This invention relates to an electrical cable and more particularly, to a cable for use in an extremely adverse environment, such as those encountered in oil wells.
Electrical cables which are used in oil wells must be able to survive and perform satisfactorily under extremely adverse conditions of heat and mechanical stress. Ambient temperatures in wells are often high and the I2 R losses in the cable itself add to the ambient heat. The service life of a cable is known to be inversely related to the temperature at which it operates. Thus, it is important to be able to remove heat from the cable while it is in its operating environment.
Cables are subjected to mechanical stresses in several ways. It is common practice to attach cables to oil pump pipes to be lowered into a well using bands which can, and do, crush the cables, seriously degrading the effectiveness of the cable insulation and strength. The cables are also subjected to axial tension and lateral impact during use.
It is therefore conventional to provide such cables with external metal armor and to enclose the individual conductors within layers of materials chosen to enhance strength characteristics of the cable, but such measures are sometimes not adequate to provide the necessary protection.
An additional problem arises as a result of down-hole pressures, which can be in the hundreds or thousands of pounds per square inch, to which the cables are subjected. Typically, the insulation surrounding the conductors in a cable contains micropores into which gas is forced at these high pressures over a period of time. Then, when the cable is rather quickly extracted from the wall, there is not sufficient time for the intrapore pressure to bleed off. As a result of this decompression, the insulation tends to expand outwardly like a balloon and can rupture, rendering the cable useless thereafter.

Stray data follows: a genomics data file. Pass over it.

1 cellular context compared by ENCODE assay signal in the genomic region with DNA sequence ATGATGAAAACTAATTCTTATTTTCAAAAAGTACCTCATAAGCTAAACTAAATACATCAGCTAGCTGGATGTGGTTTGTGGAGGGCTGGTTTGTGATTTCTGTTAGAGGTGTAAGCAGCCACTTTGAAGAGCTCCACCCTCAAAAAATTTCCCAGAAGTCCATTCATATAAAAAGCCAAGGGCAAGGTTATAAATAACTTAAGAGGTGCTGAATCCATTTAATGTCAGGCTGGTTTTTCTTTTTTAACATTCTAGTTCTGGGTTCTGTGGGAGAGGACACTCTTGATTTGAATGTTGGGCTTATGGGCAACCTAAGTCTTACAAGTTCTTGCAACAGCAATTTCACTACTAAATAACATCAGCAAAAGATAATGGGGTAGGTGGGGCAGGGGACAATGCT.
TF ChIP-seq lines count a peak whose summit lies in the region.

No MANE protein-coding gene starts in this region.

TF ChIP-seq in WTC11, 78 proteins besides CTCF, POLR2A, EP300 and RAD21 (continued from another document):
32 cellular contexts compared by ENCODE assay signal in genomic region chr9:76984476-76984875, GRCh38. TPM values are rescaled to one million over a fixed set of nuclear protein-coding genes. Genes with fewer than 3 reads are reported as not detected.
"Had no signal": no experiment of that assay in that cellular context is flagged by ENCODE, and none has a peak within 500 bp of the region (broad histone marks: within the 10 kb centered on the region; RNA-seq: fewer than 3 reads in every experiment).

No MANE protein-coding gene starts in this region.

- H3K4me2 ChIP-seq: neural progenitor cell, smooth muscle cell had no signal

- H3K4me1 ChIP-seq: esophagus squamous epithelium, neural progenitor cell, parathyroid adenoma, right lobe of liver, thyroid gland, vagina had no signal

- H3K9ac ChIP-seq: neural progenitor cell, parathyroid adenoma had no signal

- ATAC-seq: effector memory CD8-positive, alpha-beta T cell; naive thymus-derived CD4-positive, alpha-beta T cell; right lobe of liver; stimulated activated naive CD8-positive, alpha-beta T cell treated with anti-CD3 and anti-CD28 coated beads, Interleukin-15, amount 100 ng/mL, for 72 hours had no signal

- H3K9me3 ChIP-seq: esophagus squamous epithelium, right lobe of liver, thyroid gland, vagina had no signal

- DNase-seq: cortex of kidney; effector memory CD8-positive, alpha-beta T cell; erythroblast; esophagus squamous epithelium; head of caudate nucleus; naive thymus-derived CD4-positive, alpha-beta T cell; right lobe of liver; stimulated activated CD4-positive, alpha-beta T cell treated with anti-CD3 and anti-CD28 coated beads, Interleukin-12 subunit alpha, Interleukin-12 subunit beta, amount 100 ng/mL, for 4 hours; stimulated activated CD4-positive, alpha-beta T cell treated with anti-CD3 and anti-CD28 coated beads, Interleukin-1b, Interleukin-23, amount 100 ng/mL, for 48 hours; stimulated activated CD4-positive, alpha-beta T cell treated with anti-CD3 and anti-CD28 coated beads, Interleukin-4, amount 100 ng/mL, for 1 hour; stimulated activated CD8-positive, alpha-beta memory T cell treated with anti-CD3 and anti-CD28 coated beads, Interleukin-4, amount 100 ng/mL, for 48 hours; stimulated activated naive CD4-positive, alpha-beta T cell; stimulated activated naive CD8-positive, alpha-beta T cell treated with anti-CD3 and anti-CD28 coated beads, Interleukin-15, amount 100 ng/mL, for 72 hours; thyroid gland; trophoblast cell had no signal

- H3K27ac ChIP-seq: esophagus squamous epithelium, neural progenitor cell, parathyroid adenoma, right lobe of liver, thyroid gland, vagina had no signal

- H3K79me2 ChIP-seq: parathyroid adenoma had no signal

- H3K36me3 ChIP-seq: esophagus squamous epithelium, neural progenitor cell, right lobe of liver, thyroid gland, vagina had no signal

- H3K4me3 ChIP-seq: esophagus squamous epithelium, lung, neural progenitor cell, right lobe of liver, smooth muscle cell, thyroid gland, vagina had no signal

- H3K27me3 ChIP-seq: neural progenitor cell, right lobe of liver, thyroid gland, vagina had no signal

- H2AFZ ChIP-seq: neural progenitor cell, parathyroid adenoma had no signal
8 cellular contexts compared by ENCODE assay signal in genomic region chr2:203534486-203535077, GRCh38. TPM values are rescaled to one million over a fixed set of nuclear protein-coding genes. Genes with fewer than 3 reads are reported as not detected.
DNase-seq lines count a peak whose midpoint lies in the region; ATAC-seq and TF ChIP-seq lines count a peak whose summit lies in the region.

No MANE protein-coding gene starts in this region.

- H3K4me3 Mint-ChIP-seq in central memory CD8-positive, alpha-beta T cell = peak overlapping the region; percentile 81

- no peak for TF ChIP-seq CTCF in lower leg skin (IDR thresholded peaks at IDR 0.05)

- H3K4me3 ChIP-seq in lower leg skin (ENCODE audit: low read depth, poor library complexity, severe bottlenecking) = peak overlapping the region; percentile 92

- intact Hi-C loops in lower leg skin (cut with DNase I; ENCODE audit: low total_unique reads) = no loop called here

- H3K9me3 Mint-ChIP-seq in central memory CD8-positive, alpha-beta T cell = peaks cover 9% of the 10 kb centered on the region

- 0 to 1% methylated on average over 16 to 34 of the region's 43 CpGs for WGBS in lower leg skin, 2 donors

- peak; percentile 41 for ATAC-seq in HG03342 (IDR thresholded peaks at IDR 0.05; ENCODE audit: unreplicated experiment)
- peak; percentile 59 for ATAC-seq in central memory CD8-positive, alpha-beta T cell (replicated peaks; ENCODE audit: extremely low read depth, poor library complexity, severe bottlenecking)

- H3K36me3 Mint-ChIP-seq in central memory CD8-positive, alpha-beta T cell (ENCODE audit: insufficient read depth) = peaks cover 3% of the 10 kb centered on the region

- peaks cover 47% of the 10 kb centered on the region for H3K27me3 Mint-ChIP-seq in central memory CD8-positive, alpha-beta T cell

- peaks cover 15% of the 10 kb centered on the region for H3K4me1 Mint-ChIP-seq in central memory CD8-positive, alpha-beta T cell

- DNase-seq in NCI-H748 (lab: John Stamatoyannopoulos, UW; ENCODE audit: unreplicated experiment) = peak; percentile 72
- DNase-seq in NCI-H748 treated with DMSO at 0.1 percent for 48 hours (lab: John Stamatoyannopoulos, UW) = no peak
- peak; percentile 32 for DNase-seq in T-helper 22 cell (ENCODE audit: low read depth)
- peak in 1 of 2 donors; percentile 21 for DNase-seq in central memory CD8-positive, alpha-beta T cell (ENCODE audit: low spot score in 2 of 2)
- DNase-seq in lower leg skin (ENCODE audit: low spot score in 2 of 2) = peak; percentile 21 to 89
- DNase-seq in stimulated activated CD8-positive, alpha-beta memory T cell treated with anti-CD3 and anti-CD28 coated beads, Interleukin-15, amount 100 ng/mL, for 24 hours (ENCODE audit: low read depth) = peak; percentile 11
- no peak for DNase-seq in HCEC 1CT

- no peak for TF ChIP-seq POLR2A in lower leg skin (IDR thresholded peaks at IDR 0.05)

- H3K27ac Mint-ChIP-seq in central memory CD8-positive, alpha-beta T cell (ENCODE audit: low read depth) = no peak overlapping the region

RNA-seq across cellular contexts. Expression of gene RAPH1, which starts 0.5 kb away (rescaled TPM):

In U.S. Pat. No. 4,409,431 in which the assignee is the same as the assignee of the instant invention, there is described a cable structure which is particularly suitable for use in such extremely adverse environments. The structure protects the cable against inwardly-directed compressive forces and provides for the dissipation of heat from the cable which is an important feature in high temperature operating environments, for reasons discussed therein, as well as resistance to decompression expansion of the insulation. Supplemental force-resisting members for such structures are disclosed in my copending U.S. patent application Ser. No. 429,530 filed Sept. 30, 1982 and assigned to the same assignee as the present invention.
As described in U.S. Pat. No. 4,409,431 the cable protective structure includes one or more elongated force-resisting members which conform to, and extend parallel and adjacent an insulated conductor comprising the cable. The members are rigid in cross-section to resist compressive forces which would otherwise be borne by the cable conductors. For applications requiring the cable to undergo long-radius bends in service, the elongated support may be formed with a row of spaced-apart slots which extend perpendicularly from the one edge of the member into its body to reduce the cross-sectional rigidity of the member in the slotted areas so as to provide flexibility in the support to large-radius bending about its longitudinal axis.